ArtsAutosBooksBusinessEducationEntertainmentFamilyFashionFoodGamesGenderHealthHolidaysHomeHubPagesPersonal FinancePetsPoliticsReligionSportsTechnologyTravel

So You Want to Buy a Massage Chair

Updated on April 15, 2015


Massage chairs are an invention that appeal both to our entertainment and comfort. When you lower yourself into one, it seems almost to consciously hug your body, even before you turn it on and begin the program. When you recline in it, you feel weightless, buoyant. Then when the program begins, you feel the rolls and the balls move along your back and neck in motions that resemble your local therapist. Then your forearms and legs are pleasantly constricted and kneaded, and the heat comes on.

When it is over, you get out of the demo chair and see no reason not to take this home with you. You're looking for a new recliner anyway. And then you see the price tag. The massage chair is not your regular recliner, and thus, most of them are not priced like one. Most models of massage chairs cost between $2,000 - $5,000, however the most expensive run in excess of $10,000. When you are making this type of investment, you want to be sure that you are going to be happy with it. These are some of the factors you need to consider.

So you want to buy a massage chair?  As they are quite pricey, there are things you need to carefully consider.
So you want to buy a massage chair? As they are quite pricey, there are things you need to carefully consider. | Source


We might as well start with the obvious. The massage chair you purchase will depend heavily on how much you are able to spend, and how much you are willing to spend. A decent massage chair costs more than most bed mattresses, and some cost more than many used cars.

A word of advice, there are some massage chairs that cost only in the hundreds of dollars. If you are able to spend more, then you should definitely do so. Underspending on a purchase like this is not advisable. There is one obvious reason that these cheap chairs come so cheap, and a reason that is more obscure. Obviously, the more you pay, the more options, features, and luxuries you will have on your chair. The cushioning and cover will be of a higher quality as well. What is not known to most, however, when purchasing a $500 chair, is that in addition to having less features, the chair's light price is due to the working parts also being extremely cheap - and of very poor quality. An $500 chair will end up costing more than that in the long run, due to you needing to replace working parts. The cushioning will also wear out faster, which will render it uncomfortable anyway. The only reason to even consider purchasing one of these low line models is if you only intend to sit in it and use it very occasionally, and are sure you only need the basic massage programming. Otherwise, refrain from purchasing a chair until your budget permits you spend at least close to $1,500.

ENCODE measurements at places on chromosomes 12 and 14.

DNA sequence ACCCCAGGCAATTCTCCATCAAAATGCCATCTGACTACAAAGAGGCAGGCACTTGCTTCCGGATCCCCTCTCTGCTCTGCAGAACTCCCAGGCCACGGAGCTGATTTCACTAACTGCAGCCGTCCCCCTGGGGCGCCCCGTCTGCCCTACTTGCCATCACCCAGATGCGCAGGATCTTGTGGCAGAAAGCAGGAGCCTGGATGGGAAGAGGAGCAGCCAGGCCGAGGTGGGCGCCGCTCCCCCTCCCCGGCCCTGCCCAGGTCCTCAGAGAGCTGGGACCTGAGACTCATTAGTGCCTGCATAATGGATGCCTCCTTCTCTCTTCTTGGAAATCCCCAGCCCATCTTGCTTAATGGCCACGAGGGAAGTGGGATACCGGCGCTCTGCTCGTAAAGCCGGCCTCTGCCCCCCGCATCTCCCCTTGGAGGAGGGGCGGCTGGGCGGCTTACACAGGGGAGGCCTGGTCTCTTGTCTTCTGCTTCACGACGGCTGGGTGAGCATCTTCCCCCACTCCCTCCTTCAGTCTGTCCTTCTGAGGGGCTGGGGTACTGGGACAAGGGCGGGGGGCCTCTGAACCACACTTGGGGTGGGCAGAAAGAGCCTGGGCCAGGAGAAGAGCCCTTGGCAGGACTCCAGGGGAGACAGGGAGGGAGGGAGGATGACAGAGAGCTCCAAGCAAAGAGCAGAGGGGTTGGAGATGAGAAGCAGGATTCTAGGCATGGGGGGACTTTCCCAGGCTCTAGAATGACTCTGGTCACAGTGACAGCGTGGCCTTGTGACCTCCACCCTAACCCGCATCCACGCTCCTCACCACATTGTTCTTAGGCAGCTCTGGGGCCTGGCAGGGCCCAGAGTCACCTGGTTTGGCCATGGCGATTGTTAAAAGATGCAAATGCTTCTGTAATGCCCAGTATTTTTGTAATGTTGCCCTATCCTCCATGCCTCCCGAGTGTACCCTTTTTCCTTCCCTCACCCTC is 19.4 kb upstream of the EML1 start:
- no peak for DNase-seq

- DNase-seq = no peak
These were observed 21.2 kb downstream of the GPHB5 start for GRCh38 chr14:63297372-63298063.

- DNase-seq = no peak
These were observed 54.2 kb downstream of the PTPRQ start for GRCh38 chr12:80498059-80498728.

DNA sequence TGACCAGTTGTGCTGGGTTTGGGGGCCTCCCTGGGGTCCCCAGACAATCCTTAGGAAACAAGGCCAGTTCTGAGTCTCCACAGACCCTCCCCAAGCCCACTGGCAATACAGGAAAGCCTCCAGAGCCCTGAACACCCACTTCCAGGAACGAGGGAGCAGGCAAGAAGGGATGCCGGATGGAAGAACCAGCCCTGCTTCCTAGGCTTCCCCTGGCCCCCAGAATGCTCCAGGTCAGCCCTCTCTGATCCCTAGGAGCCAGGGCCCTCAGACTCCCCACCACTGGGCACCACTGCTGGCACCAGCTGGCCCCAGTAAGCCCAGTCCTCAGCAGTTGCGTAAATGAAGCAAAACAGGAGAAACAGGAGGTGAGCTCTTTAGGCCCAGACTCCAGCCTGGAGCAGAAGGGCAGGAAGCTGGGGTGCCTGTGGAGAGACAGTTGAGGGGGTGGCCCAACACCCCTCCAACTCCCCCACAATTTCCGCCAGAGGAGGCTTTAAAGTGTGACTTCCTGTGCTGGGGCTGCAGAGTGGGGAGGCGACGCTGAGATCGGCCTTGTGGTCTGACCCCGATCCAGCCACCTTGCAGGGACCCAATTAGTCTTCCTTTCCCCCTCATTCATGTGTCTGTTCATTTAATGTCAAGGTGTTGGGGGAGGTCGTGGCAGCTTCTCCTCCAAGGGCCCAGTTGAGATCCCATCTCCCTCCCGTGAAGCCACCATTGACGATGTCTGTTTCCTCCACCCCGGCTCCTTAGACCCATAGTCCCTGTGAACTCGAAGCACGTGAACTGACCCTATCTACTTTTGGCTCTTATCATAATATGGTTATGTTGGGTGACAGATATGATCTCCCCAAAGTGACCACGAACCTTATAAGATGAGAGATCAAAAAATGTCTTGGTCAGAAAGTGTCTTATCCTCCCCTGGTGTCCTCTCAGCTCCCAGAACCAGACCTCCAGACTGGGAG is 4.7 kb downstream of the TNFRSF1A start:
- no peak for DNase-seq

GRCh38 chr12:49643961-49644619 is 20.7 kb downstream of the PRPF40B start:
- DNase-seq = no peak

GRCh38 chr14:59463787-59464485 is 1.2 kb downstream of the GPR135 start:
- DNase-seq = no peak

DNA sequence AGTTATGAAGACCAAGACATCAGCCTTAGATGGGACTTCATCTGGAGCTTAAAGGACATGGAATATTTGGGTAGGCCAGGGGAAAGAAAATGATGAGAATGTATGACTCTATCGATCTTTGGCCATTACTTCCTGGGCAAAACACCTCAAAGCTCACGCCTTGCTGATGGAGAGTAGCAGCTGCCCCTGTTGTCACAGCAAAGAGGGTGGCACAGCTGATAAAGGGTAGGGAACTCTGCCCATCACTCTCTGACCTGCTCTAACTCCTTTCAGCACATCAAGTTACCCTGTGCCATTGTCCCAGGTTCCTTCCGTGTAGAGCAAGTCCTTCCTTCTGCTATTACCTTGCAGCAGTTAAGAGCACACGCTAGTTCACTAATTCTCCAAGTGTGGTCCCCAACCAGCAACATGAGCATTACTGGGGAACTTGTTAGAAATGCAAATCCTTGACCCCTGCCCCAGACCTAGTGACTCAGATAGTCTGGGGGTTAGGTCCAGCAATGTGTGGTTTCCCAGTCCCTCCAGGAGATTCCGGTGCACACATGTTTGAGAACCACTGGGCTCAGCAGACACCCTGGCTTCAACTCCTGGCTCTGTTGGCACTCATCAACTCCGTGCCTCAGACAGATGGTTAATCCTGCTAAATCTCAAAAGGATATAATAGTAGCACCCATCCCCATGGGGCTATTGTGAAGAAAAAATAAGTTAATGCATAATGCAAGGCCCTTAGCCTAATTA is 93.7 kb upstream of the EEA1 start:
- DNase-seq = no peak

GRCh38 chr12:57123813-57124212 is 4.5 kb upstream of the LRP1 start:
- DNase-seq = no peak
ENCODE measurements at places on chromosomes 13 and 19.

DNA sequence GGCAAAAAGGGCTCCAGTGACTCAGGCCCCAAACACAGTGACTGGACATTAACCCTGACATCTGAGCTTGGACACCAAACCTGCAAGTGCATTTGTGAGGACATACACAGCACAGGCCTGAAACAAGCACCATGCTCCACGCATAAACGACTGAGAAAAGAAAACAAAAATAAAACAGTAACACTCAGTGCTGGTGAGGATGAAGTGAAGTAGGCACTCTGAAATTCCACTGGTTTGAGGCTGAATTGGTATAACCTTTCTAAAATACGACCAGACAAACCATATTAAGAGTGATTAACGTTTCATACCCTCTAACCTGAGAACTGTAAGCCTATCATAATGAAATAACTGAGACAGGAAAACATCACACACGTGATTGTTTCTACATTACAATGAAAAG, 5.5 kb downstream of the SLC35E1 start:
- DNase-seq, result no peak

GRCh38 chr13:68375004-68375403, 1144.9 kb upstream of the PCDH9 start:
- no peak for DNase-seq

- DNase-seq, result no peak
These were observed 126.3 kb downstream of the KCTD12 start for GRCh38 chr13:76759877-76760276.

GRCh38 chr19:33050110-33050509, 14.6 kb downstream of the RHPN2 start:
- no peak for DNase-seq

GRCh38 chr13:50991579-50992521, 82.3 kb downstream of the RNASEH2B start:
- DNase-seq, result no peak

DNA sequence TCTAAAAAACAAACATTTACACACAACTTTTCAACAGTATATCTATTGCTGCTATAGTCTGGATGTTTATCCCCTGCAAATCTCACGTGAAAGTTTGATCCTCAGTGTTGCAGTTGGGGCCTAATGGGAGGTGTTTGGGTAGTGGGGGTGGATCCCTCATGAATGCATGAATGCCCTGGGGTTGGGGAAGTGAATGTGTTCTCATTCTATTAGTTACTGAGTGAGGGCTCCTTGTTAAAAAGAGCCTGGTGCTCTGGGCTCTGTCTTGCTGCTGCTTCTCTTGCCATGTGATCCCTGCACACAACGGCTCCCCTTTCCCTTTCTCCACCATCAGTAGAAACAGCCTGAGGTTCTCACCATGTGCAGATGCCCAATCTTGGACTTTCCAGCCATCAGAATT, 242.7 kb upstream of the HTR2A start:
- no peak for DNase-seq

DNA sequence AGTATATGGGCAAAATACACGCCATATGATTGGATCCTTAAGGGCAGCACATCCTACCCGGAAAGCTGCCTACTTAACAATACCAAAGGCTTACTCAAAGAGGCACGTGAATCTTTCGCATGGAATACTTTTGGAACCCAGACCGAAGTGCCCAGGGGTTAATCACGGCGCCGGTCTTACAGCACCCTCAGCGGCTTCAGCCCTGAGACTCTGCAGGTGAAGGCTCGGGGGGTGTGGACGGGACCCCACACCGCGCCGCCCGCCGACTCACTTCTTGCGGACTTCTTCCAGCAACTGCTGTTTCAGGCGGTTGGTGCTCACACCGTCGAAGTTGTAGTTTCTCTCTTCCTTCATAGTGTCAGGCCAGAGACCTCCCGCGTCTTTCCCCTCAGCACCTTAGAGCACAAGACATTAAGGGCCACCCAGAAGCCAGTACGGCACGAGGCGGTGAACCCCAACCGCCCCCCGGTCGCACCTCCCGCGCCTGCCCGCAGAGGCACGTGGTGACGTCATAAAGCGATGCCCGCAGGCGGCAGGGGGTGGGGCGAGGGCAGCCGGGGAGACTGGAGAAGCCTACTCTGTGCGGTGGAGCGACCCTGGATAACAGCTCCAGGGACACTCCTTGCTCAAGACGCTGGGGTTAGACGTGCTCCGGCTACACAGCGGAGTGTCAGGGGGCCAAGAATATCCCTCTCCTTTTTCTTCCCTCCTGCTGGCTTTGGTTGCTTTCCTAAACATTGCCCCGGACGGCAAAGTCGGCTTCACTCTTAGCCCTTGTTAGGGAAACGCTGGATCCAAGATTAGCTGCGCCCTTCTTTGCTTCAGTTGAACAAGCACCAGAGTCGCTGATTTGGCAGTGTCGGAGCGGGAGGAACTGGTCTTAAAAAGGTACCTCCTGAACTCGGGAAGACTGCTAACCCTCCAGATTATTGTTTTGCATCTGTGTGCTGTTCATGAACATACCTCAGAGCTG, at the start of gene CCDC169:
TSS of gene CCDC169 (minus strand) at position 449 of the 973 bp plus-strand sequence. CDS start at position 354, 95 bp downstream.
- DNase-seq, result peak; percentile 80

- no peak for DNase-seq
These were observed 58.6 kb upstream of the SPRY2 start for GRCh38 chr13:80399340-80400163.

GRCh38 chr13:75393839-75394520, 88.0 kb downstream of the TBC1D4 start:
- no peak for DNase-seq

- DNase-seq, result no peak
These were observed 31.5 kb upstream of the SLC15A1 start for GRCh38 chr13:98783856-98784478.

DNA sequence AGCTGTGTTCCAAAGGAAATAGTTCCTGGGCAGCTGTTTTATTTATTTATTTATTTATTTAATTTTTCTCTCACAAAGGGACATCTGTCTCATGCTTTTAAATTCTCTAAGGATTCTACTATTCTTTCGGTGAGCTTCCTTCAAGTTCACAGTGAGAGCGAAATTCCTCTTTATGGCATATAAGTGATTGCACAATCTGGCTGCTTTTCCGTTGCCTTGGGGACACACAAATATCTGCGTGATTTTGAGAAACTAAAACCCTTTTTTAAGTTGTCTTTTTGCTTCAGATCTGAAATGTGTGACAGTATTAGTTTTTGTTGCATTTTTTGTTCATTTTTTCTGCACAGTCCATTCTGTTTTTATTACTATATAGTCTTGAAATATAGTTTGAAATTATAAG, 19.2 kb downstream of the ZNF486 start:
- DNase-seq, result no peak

What Are Your Physical Dimensions?

How tall are you? How much do you weigh? If you are substantially obese, do you plan on losing weight? Models are made to fit a range of heights. Some are more adjustable than others. All other things being equal, increased adjustability will add to the cost.

Weight is another issue. This is where the quality of the motor really comes in to play. If you weigh more than 250-260 pounds, then you are really going to want to research the motor of the brand of chair. There are some motors that market themselves on being able to bear the weight of anyone who can possibly fit into the chair, but there are others that list a definite weight capacity. If you exceed the listed capacity on the chair, it will still work, it will not immediately burn out the motors, however, it will shorten their life. You will eventually need to get them replaced, and sooner than you hoped. With some manufacturers, that may also affect the warranty.


Speaking of warranties, the length and coverage of them is a clear indication of the quality of the manufacturer. If the warranty only lasts several months, think twice, and maybe even three times, before purchasing. There is a reason warranties are short, and tend to come with cheap chairs. A good rule of thumb is that the warranty for both labor and parts should be at least three years.

As far as limitations go, it is fair for them to have certain exclusions for reckless misuse, consistent exceeding of its capacity, damages caused by children or pets, and failure to use a surge protector. However, for defective parts, they not only should have a length of a few years, but they should also have in home service, as shipping a massage chair in and out is no quick task.

Return Policy

In an ideal world, we could all try out a massage chair before purchasing. However, due to a number of factors - your location, retail store availability, and the manufacturer you are looking to purchase from, more often than not, this will not be an option. Some retail outfits like Brookstone usually have one or a few models available for demos. But those are only a few out of hundreds. Therefore, in addition to the quality of the warranty, you should definitely look into their return policy, in case the settings available can not be intense or deep tissue enough for you, or on the other hand, if the kneading or rolling is so intense that it causes you pain. As any massage therapist knows, intensity preferences vary widely between individuals. The manufacturer should definitely have a return policy, so you do not have to unconditionally commit to spending thousands of dollars on a chair that ends up causing you more pain than comfort.

How well a massage chair mimics the actual movements of a therapist, along with the different types of massages offered, will have an effect on its price.
How well a massage chair mimics the actual movements of a therapist, along with the different types of massages offered, will have an effect on its price. | Source

Physical Needs

What is the primary purpose of this massage chair? Do you have a completely healthy body, and you're buying this chair because you want a massage that feels good, and also perhaps a matter of health maintenance? Maybe a precautionary measure against certain future injuries that may occur in your life? Or, are you a person with a certain preexisting debilitation? If so, where is the chronic problem? Neck, back, legs?

Different brands have different strengths when it comes to their various programs and features. Some have a greater variety of neck massages, others specialize more in the legs or lower back. The very top end massage chairs most likely excel in all of them. If you do not plan to spend $9,000 for one of the best, you should read both the manufacturer's marketed features, and perhaps even more importantly, the customer reviews of the effectiveness on your problem area(s).

Who Will Be the Primary User?